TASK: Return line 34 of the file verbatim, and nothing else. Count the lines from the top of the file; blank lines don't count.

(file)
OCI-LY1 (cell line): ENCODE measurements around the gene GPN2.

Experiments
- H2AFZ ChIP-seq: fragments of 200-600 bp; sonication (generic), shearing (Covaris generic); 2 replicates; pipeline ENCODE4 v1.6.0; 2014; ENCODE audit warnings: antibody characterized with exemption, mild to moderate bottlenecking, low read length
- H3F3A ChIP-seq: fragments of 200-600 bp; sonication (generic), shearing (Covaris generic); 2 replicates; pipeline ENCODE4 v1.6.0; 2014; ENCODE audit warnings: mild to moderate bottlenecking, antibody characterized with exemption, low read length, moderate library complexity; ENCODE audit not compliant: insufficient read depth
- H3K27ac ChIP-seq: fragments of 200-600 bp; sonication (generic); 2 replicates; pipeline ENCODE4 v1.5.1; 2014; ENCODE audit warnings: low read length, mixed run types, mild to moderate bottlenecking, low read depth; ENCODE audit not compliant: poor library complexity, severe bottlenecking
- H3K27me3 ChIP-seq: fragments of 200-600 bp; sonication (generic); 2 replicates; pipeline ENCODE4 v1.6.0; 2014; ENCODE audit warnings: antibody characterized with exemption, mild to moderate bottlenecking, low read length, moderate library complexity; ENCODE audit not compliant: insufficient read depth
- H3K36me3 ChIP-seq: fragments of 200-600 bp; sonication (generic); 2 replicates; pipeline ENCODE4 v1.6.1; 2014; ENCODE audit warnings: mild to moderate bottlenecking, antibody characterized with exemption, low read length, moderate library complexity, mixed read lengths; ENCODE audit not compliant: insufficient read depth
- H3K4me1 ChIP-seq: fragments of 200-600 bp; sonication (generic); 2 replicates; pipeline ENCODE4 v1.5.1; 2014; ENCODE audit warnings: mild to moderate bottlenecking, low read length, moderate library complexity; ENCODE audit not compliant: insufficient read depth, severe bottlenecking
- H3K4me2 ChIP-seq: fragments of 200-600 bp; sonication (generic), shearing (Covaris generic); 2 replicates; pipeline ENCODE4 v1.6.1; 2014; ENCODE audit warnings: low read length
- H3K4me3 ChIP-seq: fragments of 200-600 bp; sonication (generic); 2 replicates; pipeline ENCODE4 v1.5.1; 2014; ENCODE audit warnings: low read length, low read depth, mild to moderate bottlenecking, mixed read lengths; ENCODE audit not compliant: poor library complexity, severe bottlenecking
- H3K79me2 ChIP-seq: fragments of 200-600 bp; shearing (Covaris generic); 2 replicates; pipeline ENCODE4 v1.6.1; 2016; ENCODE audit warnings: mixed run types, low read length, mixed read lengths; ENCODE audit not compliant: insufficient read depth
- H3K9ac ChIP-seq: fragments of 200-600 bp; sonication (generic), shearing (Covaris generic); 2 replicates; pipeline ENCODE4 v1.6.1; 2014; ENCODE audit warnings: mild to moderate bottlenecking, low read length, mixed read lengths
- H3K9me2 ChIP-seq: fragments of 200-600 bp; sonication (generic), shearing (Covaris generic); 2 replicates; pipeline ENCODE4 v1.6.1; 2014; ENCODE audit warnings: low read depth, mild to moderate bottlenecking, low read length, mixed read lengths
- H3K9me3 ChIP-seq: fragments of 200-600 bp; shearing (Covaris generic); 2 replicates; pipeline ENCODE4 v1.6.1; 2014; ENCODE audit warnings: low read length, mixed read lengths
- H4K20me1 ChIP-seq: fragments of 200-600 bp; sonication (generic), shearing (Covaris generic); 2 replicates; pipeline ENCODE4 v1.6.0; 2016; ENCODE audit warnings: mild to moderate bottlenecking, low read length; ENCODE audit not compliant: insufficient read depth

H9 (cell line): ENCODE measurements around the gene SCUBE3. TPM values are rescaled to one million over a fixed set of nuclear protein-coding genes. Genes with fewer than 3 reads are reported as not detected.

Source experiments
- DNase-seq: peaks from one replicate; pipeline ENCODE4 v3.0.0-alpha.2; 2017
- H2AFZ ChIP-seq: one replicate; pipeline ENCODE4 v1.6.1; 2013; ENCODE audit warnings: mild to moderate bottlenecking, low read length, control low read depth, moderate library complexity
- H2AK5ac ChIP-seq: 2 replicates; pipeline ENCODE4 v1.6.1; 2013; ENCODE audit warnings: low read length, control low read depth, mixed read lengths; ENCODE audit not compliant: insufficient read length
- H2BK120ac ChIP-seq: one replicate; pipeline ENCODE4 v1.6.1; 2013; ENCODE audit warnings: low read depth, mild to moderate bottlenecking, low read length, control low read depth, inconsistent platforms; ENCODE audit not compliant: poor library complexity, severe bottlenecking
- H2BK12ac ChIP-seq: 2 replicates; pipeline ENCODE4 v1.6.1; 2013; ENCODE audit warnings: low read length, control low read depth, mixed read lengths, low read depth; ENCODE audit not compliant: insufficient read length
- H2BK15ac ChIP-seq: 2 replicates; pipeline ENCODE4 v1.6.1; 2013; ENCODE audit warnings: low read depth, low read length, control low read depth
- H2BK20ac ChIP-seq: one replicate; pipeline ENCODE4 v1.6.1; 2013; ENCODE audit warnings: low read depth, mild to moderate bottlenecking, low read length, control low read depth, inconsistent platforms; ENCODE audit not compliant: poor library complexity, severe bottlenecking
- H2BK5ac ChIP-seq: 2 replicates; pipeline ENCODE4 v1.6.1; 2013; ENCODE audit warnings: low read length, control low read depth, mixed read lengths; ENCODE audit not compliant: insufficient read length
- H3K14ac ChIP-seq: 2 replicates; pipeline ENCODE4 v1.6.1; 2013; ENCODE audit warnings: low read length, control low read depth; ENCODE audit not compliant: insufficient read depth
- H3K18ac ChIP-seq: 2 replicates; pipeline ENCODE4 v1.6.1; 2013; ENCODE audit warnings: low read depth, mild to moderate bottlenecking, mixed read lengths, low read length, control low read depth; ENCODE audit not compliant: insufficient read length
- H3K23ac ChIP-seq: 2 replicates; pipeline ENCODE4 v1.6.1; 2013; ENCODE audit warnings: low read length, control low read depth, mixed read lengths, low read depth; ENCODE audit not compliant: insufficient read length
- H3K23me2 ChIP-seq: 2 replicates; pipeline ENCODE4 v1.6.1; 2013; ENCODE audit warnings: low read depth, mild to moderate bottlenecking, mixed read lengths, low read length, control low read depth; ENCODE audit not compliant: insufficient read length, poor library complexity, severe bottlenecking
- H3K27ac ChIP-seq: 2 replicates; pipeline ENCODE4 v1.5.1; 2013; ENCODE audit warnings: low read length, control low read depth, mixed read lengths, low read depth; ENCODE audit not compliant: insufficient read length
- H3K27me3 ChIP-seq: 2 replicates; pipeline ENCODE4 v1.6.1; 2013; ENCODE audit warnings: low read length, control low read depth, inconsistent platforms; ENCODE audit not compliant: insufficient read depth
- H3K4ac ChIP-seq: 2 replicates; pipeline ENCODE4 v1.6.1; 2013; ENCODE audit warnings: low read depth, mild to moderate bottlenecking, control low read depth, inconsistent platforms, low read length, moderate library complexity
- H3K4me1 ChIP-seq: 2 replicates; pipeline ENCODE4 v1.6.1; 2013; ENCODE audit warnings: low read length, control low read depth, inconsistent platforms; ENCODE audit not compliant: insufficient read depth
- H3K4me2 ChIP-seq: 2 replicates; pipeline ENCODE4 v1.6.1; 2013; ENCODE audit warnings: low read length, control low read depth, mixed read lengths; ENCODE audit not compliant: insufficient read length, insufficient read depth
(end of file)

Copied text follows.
- H3K4me2 ChIP-seq: 2 replicates; pipeline ENCODE4 v1.6.1; 2013; ENCODE audit warnings: low read length, control low read depth, mixed read lengths; ENCODE audit not compliant: insufficient read length, insufficient read depth